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In this provocative book, philosopher Paul Kurtz, one of the world's leading skeptics, explores the dimensions of the "new skepticism," which he labels "skeptical inquiry."
An outgrowth of pragmatism, skeptical inquiry differs from earlier forms of skepticism, Kurtz argues, because its motivation is inquiry rather than doubt. Thus the new skepticism is constructive rather than negative.
Part 1 is a historical review starting with the classical skepticism of the Sophists, Pyrrhonists, Carneades, and others. The beginnings of modern skepticism are then traced back to the Renaissance and the Reformation, and thinkers such as Descartes and Hume. The historical survey concludes with a look at the pragmatism of Peirce, Dewey, Hook, and Rorty, and its postmodernist critics. Kurtz thus paves the way for consideration of skeptical inquiry "a new, more meaningful and justifiable skepticism."
In Part 2, "Inquiry and Objectivity," Kurtz critiques the nihilistic and mitigated forms of classical skepticism and the "egocentric predicament." He argues that classical skepticism is no longer viable, given the development of reliable knowledge in many fields of human inquiry. He also maintains that there are objective criteria for testing knowledge claims, and these are often as effective in ordinary life as they are in the sciences. He asks, "Should we not suspend judgment about beliefs for which there is neither sufficient evidence nor adequate reasons?"
In Part 3, "The Paranormal, Religion, and Fantasy," Kurtz discusses the psychology of belief. He finds that both paranormal and theistic beliefs are based on powerful human dispositions, including the proclivity for fantasy and illusion.
In Part 4, "The Judgments of Practice," Kurtz demonstrates that skeptical inquiry can be applied to ethics and politics with positive results. He argues that scientific inquiry has already provided a reliable body of tested hypotheses and a cosmic outlook, Moreover, Kurtz points out, critical thinking can provide practical guidance to human action,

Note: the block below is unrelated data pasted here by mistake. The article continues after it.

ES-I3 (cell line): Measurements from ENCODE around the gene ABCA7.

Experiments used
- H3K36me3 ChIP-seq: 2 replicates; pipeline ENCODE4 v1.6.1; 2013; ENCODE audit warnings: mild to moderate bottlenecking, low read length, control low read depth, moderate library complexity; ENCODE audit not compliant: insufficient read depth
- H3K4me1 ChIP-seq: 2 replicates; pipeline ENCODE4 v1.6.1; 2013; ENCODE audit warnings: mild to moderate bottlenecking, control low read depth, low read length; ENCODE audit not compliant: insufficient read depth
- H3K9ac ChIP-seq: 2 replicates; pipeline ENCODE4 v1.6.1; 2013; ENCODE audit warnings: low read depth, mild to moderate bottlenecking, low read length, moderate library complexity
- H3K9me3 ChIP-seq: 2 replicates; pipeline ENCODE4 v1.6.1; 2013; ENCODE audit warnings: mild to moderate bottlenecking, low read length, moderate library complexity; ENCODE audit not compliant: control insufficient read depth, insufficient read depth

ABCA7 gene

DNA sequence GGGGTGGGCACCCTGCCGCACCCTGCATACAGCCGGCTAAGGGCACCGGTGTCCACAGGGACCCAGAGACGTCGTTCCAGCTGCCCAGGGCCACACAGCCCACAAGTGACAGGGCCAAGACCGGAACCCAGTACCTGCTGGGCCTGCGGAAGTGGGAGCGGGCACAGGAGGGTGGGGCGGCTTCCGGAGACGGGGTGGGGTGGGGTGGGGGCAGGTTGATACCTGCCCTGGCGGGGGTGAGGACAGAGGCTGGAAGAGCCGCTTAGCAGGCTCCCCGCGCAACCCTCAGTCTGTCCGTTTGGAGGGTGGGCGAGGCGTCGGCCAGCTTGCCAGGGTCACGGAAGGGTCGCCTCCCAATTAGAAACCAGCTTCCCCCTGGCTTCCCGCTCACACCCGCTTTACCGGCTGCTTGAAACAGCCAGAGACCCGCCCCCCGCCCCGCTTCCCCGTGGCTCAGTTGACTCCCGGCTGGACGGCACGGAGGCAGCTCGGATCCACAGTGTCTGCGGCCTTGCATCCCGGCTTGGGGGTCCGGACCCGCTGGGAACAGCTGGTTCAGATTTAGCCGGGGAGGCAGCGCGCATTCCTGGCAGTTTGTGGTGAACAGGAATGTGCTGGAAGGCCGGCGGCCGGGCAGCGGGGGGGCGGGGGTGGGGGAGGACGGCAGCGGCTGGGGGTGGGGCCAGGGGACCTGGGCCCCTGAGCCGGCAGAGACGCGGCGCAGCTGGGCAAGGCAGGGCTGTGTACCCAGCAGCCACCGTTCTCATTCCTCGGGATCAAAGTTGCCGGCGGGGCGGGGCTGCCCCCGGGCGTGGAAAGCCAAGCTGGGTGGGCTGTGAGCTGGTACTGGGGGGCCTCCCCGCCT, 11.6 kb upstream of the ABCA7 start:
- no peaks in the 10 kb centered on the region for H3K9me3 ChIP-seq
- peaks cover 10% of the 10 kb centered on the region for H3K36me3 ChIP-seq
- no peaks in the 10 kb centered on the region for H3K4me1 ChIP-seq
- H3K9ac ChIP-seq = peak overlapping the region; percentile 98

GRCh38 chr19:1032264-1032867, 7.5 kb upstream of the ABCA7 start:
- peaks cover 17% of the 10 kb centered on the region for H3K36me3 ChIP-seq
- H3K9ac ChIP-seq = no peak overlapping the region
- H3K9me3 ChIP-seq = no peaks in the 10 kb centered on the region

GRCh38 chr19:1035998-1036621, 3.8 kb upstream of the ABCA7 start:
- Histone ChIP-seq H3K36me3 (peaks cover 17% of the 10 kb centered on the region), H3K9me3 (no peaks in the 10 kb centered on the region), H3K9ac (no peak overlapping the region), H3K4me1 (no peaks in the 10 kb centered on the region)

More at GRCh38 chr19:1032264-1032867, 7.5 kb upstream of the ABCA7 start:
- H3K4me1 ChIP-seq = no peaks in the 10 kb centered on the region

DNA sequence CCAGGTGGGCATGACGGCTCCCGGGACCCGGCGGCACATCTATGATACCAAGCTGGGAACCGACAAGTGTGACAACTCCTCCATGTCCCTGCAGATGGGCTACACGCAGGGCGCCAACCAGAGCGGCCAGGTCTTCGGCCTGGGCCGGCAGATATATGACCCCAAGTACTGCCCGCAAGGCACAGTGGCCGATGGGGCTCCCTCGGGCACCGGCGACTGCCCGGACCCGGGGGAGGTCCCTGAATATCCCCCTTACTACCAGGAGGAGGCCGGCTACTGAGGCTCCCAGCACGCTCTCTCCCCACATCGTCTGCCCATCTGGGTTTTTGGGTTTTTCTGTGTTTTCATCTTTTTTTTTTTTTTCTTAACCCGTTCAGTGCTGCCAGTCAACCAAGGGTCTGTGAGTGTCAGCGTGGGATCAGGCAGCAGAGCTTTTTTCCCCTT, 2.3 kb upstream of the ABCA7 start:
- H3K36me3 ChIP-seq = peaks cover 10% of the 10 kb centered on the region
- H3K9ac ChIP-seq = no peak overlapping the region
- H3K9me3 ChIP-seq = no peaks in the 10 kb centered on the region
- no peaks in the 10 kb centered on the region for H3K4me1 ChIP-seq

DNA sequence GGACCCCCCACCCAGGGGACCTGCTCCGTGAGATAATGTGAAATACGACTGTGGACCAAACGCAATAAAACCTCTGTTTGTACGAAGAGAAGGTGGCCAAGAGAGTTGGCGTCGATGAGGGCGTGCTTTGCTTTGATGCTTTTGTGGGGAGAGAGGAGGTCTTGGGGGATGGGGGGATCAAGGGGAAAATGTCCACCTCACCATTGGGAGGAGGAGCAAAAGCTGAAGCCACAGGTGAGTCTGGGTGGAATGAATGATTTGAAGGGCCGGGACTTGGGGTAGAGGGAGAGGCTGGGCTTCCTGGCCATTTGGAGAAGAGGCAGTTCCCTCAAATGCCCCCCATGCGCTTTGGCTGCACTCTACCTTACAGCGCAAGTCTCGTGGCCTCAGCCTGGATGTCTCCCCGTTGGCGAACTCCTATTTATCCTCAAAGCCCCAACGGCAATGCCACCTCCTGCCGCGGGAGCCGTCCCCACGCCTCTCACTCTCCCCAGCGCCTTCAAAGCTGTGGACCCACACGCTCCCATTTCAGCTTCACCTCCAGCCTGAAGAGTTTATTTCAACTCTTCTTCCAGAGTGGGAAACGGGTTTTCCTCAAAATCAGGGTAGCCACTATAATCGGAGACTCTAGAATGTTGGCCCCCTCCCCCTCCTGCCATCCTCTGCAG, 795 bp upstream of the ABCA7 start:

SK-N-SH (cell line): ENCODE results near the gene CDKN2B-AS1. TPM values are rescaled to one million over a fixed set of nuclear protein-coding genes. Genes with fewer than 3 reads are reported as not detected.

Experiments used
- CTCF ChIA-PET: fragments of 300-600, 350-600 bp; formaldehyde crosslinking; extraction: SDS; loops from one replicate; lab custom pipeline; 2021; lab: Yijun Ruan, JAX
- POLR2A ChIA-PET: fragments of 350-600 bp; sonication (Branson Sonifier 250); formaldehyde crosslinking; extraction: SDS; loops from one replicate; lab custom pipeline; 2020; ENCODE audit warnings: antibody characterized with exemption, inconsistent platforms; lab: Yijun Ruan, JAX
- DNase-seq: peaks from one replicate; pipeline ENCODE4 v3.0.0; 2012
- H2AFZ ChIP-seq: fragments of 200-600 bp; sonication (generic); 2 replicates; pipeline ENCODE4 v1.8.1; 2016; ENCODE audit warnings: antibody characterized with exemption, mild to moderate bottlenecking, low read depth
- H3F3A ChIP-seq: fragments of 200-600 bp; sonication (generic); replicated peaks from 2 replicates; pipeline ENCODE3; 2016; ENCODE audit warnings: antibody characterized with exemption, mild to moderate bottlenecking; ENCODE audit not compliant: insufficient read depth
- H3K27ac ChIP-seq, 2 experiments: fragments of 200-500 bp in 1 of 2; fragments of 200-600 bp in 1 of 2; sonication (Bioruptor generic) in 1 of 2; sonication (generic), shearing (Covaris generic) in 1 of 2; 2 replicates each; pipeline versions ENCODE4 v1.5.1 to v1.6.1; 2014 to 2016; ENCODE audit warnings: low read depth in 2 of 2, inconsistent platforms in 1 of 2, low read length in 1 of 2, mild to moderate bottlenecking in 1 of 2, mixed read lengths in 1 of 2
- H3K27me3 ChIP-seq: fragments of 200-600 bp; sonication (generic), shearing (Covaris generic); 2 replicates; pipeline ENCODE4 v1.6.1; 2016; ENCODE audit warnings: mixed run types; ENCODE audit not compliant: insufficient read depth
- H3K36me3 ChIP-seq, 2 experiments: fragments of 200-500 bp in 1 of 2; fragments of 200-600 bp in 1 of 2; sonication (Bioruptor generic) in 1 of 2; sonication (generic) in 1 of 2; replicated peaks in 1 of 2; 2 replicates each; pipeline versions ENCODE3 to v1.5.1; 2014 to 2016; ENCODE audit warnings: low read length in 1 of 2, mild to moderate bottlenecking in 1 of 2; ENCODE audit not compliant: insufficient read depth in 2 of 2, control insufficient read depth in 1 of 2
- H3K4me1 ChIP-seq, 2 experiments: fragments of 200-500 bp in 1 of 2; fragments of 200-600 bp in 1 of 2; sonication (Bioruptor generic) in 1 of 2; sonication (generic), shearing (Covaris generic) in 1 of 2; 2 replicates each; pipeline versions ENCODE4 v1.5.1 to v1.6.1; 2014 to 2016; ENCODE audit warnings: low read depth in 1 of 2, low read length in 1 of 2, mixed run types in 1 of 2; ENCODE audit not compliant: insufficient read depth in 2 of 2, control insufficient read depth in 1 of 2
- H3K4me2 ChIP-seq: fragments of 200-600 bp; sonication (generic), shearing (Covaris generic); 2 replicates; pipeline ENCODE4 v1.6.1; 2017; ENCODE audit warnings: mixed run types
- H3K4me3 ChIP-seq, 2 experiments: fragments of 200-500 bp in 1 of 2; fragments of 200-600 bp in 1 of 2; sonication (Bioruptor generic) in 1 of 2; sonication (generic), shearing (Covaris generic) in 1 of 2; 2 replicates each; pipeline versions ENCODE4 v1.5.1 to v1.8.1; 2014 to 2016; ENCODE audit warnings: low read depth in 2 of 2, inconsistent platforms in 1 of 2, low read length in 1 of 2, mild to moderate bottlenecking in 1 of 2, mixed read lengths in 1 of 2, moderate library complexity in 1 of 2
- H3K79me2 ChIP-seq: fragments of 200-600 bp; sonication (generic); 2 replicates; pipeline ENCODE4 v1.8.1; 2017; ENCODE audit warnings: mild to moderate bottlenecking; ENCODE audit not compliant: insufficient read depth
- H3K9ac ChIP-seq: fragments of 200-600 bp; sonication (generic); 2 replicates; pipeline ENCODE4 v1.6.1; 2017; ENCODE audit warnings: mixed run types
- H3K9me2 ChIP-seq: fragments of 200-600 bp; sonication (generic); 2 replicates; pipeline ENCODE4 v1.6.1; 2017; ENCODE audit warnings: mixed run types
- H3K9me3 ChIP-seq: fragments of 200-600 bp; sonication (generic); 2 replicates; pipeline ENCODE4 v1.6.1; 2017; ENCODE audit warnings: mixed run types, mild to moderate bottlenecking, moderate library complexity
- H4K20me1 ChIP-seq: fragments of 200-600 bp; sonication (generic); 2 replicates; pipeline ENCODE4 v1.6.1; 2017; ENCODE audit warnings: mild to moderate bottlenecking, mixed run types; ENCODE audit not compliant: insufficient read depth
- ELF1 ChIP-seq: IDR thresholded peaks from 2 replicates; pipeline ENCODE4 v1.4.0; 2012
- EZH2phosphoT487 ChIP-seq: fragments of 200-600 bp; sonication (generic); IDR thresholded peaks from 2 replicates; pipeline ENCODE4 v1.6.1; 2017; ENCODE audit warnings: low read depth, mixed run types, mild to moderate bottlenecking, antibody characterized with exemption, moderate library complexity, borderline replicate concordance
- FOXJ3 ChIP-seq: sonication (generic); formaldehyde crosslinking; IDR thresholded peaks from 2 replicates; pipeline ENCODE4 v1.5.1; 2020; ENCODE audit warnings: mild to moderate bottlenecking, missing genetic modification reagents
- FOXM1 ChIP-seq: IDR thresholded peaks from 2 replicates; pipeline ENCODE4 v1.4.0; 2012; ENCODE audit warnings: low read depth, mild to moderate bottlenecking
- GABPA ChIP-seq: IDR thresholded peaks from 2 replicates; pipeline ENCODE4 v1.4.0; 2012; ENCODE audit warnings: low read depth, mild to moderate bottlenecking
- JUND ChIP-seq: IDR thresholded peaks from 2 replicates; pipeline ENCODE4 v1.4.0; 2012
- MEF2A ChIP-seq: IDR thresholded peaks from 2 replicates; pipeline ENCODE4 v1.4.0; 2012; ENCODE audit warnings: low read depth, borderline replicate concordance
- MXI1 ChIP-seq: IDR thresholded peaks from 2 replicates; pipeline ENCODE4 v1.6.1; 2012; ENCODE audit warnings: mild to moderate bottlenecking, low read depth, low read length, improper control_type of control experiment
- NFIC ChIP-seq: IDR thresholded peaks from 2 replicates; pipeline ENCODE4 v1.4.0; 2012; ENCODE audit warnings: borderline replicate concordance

This book is sure to provoke controversy among skeptics and nonskeptics alike.
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Paul Kurtz (1925-2012), professor emeritus of philosophy at the State University of New York at Buffalo and a fellow of the American Association for the Advancement of Science, was the author or editor of more than fifty books, includingThe Transcendental Temptation, The Courage to Become, and Embracing the Power of Humanism, plus nine hundred articles and reviews. He was the founder and chairman of Prometheus Books, the Institute for Science and Human Values, the Center for Inquiry, the Council for Secular Humanism, and the Committee for Skeptical Inquiry. He appeared on many major television and radio talk shows and has lectured at universities worldwide.
From the Trade Paperback edition.
Kurtz argues that there are objective standards for judging truth claims in science, ethics, and philosophy. Of special interest is the application of the new scepticism to paranormal claims such as reincarnation and faith healing, and to religious beliefs, ethics and politics.
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Book Description Prometheus Books, 1992. Hardcover. Condition: New. Never used!. Seller Inventory # P110879757663
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